I’ve made the conscious decision today to have a ‘nothing day’. My sister-in-law calls them a ‘Day of Salvation’. I really like that. Now, more than ever, is a good time to remind yourself you don’t need to always be doing something. You don’t need to always be growing and learning; you don’t need to always be productive; you’re allowed to just do nothing. It’s not a waste of time. It’s important to practice self-compassion, to rest, and most importantly to enjoy that rest. Doing nothing is a perfectly fruitful use of your time. I’m currently lying on the couch watching movies (Hunt for the Wilderpeople ) and I don’t have plans to do anything else other than enjoying this day of rest and relaxation. And I have absolutely no guilt about that.
Well this is awesome! To celebrate the 30th anniversary of the Hubble Space Telescope NASA has provided a super easy way to find an image that was discovered on your birthday (sans year )! Here’s mine (29 July ): Star Cluster Trumpler 14! I’ll pop a story/feature with the link up so you can see yours #Hubble30
I clumsily forgot to save the Live video, so I had to MacGyver myself a solution and rip the stream off my story feed. Apologies for the lower quality! Hopefully you still enjoy some of the science and fun had last Saturday! What’s dark energy? What’s a shooting star? Why aren’t monkeys evolving into humans? Tune in again this Saturday at 12:30 AEST with all your science questions and I’ll do my best to unpack them!
If you missed out on my live Science Saturday Q&A, never fear! Here’s a lovely little, bite-sized morsel of fun science put together from all the amazing questions I received! In this session I tackle why Pluto isn’t a planet, is time travel possible, why do we dream and much more!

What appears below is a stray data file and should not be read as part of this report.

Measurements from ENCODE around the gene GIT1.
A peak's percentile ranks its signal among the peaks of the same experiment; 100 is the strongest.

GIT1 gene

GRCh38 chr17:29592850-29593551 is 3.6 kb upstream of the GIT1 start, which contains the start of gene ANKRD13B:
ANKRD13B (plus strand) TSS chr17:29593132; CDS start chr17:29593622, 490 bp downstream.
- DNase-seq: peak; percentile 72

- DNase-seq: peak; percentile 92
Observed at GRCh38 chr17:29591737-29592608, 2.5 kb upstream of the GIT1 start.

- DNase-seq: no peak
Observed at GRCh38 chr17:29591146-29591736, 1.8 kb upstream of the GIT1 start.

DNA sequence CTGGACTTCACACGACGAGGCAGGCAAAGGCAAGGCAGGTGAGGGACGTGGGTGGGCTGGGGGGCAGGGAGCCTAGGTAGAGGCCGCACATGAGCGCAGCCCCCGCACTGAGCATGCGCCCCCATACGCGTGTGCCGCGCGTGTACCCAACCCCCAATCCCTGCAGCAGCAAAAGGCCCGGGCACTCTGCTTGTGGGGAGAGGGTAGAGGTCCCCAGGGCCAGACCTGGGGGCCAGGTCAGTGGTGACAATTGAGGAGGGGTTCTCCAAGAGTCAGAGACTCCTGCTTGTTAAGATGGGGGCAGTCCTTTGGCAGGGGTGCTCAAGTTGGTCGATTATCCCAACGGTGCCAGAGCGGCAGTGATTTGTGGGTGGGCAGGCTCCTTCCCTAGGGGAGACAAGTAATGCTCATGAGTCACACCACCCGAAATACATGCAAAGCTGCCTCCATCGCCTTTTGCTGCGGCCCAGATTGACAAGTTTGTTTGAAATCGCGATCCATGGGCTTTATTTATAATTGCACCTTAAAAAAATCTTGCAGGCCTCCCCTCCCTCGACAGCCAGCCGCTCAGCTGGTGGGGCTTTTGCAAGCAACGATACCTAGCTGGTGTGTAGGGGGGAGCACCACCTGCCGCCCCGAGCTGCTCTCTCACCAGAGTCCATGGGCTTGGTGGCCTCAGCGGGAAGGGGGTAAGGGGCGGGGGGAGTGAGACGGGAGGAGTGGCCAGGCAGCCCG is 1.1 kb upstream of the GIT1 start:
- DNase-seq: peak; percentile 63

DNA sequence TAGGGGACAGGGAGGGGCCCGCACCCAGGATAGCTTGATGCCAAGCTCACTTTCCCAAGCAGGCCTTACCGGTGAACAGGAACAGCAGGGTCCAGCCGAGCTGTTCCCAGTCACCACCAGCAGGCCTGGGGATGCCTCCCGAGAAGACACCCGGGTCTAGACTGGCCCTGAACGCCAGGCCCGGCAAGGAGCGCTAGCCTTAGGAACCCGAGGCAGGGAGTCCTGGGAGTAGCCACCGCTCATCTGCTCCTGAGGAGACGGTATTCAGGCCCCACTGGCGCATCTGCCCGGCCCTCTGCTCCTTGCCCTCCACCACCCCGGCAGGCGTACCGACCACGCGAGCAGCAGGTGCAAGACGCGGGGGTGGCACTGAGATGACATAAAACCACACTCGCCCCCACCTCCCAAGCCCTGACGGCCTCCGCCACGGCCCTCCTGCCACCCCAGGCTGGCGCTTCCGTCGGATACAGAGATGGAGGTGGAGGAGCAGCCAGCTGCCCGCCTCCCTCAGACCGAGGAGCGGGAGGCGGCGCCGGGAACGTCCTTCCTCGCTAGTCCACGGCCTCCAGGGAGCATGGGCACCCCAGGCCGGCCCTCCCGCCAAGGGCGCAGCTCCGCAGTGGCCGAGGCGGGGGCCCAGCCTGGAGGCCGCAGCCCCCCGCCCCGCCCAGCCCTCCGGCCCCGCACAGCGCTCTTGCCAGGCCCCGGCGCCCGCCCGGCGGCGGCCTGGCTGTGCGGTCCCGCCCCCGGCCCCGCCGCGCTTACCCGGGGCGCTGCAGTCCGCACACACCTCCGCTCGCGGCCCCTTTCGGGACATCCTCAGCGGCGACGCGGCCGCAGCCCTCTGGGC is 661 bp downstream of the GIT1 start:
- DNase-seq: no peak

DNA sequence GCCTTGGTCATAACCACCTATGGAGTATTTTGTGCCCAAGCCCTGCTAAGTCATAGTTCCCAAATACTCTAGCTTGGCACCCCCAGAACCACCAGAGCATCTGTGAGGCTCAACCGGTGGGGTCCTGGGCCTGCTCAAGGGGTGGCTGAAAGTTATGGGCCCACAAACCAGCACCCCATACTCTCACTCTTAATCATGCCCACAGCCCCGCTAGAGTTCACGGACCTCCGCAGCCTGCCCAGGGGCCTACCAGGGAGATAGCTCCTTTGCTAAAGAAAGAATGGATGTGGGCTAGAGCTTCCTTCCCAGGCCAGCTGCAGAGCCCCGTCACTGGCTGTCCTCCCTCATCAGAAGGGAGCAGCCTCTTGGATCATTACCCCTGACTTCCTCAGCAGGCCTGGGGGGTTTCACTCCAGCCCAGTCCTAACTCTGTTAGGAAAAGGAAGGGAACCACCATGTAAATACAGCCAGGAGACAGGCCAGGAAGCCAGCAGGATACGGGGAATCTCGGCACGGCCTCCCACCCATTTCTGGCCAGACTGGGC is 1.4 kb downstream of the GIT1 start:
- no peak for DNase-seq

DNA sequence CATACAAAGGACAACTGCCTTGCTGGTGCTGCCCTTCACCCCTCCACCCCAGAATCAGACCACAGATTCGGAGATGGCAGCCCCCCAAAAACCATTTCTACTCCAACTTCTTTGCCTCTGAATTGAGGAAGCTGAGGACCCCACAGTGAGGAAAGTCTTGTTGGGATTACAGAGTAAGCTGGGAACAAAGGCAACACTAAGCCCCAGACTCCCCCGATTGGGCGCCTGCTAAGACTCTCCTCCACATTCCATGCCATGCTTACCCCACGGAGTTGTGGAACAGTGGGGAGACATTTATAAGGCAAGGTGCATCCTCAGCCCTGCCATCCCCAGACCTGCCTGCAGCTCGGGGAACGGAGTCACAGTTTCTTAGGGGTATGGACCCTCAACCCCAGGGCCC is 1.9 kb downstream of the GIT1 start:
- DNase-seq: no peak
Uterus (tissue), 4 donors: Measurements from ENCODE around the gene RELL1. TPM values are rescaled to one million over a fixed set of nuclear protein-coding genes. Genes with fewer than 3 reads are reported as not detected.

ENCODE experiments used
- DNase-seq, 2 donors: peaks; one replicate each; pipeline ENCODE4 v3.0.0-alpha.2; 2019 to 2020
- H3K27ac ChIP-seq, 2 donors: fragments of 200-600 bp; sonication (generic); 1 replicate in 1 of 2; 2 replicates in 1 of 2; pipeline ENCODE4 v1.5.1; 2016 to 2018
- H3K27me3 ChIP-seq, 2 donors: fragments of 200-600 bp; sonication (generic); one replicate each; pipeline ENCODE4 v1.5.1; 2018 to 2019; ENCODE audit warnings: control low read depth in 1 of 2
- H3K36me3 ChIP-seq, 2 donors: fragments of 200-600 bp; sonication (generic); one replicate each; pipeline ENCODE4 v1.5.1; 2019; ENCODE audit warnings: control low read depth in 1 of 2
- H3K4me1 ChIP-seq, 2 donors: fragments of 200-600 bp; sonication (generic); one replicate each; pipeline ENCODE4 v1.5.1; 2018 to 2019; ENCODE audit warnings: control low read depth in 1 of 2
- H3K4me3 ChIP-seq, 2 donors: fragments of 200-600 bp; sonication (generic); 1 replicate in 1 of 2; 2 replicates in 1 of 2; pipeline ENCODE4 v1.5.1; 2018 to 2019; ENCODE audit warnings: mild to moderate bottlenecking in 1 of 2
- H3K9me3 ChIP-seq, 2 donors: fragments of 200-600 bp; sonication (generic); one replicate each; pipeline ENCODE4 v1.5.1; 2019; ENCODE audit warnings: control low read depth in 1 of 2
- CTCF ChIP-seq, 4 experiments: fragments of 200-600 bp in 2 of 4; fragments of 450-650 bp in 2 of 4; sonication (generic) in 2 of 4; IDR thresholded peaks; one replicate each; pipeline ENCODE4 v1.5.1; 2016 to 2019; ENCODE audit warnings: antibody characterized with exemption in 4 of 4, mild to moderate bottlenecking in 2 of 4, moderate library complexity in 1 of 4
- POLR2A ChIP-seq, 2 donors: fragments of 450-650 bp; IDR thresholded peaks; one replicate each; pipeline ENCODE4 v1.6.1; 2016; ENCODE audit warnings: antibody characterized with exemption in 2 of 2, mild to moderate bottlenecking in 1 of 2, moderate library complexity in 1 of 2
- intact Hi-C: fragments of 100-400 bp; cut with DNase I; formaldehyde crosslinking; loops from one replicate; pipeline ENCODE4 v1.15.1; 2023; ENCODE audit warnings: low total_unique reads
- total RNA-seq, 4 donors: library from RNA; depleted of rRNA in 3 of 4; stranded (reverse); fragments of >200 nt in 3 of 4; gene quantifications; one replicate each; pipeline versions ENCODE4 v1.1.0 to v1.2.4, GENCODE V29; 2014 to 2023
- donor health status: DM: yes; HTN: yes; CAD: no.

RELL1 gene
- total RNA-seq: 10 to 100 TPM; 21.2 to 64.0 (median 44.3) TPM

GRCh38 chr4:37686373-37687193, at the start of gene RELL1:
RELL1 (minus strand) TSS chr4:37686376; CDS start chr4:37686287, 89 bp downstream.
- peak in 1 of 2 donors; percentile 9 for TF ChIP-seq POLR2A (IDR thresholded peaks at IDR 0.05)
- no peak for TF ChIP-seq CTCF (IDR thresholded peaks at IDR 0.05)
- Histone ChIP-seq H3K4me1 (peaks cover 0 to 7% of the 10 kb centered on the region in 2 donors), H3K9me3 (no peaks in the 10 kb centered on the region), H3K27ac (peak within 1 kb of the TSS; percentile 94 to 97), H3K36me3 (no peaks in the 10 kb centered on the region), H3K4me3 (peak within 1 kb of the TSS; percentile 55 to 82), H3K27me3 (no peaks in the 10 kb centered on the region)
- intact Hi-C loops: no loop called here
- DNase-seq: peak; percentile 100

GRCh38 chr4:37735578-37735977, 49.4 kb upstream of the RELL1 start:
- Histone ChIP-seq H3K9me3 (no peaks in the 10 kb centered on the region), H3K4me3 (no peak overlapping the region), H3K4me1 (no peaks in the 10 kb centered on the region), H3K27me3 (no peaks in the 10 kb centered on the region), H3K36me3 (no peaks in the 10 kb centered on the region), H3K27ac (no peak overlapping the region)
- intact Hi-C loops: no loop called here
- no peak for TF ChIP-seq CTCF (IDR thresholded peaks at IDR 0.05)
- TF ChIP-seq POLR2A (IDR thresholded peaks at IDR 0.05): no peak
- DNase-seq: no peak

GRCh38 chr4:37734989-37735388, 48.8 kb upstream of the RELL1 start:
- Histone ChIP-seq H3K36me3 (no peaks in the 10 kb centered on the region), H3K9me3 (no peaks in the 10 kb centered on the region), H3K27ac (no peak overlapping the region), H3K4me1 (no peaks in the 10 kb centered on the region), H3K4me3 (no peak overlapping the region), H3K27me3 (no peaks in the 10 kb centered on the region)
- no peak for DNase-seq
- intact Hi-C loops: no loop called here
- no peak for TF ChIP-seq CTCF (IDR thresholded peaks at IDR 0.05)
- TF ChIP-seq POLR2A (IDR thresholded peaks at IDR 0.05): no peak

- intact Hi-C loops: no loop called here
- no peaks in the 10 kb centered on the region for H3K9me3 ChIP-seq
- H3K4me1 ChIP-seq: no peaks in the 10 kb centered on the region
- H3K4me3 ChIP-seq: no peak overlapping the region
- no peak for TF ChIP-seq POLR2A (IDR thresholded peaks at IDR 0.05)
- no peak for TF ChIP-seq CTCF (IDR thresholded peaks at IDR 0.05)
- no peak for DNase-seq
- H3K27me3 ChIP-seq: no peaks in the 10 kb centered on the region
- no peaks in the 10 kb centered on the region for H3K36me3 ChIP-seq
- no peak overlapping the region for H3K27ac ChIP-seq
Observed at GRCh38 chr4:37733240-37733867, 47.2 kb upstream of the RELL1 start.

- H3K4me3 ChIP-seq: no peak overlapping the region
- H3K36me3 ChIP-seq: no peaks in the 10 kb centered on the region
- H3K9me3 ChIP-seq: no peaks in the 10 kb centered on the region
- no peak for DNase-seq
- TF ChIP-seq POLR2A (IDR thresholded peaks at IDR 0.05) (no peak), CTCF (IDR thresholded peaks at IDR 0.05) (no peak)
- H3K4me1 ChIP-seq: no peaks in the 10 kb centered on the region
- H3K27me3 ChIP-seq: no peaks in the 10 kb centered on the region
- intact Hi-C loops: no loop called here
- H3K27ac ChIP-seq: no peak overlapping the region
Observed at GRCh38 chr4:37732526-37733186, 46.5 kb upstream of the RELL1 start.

This is really interesting! As a result of lockdowns, a group of seismologists (scientists that study earthquakes and planetary activities ) in Belgium found that human induced planetary vibrations have significantly decreased (by about one-third! ). It might be unsurprising, but it’s a gentle reminder that while the Earth is so extraordinarily more massive than humans, we can still influence change on it (and anything much bigger than us ) by cooperating and working together. We can, quite literally, move mountains. Sources: Nature, Royal Observatory of Belgium, The Guardian (François Lenoir/Reuters, Yves Herman/Reuters, Stéphanie Lecocq/EPA )
After last weeks success I was going to post a short clip of me answering a question as a sort of “look how much fun this was” type thing, but in a staggering display of my absolute ineptitude at Instagram I forgot to save the video. So here’s a picture of me at a machine learning networking event instead. I’ll be doing another round of Science Saturday tomorrow at 12:30pm (AEDT )! Jump on my story to post those burning science questions that you’re dying to know the answer to!
My kind of brew. Wish I had this in my house right now. #v60coffee
The World Health Organization (WHO ) has now characterised COVID-19 as a pandemic. As they state, “Pandemic is not a word to use lightly or carelessly. It is a word that, if misused, can cause unreasonable fear, or unjustified acceptance that the fight is over, leading to unnecessary suffering and death. Describing the situation as a pandemic does not change WHO’s assessment of the threat posed by this virus. It doesn’t change what WHO is doing, and it doesn’t change what countries should do” Panic and hysteria is not the right response. It is important to continue to remain calm and vigilant. WHO provide plenty of guidance and resources as to how to approach the pandemic in a safe, smart and kind way. I’ve popped a few here, but follow the link in my bio should you need more information. WHO continue to reiterate, “let’s all look out for each other, because we need each other ... We’re in this together, to do the right things with calm and protect the citizens of the world. It’s doable.”